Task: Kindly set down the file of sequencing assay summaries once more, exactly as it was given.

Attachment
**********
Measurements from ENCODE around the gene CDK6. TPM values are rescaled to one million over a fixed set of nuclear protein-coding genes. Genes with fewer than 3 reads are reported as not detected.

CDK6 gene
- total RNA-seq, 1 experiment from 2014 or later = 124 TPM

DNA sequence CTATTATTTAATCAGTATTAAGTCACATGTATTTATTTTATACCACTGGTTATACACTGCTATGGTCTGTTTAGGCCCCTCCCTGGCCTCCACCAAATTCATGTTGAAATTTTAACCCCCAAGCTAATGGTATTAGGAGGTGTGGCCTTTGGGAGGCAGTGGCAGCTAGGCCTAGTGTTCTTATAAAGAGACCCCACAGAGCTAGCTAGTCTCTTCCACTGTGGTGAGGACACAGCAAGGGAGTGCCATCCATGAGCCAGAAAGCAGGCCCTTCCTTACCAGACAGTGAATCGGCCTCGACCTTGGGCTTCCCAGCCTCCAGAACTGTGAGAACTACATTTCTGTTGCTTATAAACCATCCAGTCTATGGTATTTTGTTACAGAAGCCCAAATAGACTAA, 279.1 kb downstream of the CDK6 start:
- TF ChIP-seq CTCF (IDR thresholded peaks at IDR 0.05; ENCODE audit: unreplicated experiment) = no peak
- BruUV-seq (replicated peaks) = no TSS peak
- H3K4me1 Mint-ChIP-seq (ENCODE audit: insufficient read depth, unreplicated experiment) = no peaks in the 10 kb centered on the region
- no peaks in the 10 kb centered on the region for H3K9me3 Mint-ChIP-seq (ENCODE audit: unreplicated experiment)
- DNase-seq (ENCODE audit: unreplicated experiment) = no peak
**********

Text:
Measurements from ENCODE around the gene CDK6. TPM values are rescaled to one million over a fixed set of nuclear protein-coding genes. Genes with fewer than 3 reads are reported as not detected.

CDK6 gene
- total RNA-seq, 1 experiment from 2014 or later = 124 TPM

DNA sequence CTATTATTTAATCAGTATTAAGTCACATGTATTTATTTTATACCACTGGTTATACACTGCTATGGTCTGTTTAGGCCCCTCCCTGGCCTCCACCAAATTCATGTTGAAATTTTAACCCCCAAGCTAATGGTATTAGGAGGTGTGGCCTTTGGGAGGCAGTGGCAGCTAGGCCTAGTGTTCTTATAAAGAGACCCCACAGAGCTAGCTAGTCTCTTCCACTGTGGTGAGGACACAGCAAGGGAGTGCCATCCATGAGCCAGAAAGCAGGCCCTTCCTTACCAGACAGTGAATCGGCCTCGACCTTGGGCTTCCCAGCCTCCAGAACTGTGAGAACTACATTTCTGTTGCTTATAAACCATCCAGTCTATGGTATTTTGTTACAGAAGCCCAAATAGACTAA, 279.1 kb downstream of the CDK6 start:
- TF ChIP-seq CTCF (IDR thresholded peaks at IDR 0.05; ENCODE audit: unreplicated experiment) = no peak
- BruUV-seq (replicated peaks) = no TSS peak
- H3K4me1 Mint-ChIP-seq (ENCODE audit: insufficient read depth, unreplicated experiment) = no peaks in the 10 kb centered on the region
- no peaks in the 10 kb centered on the region for H3K9me3 Mint-ChIP-seq (ENCODE audit: unreplicated experiment)
- DNase-seq (ENCODE audit: unreplicated experiment) = no peak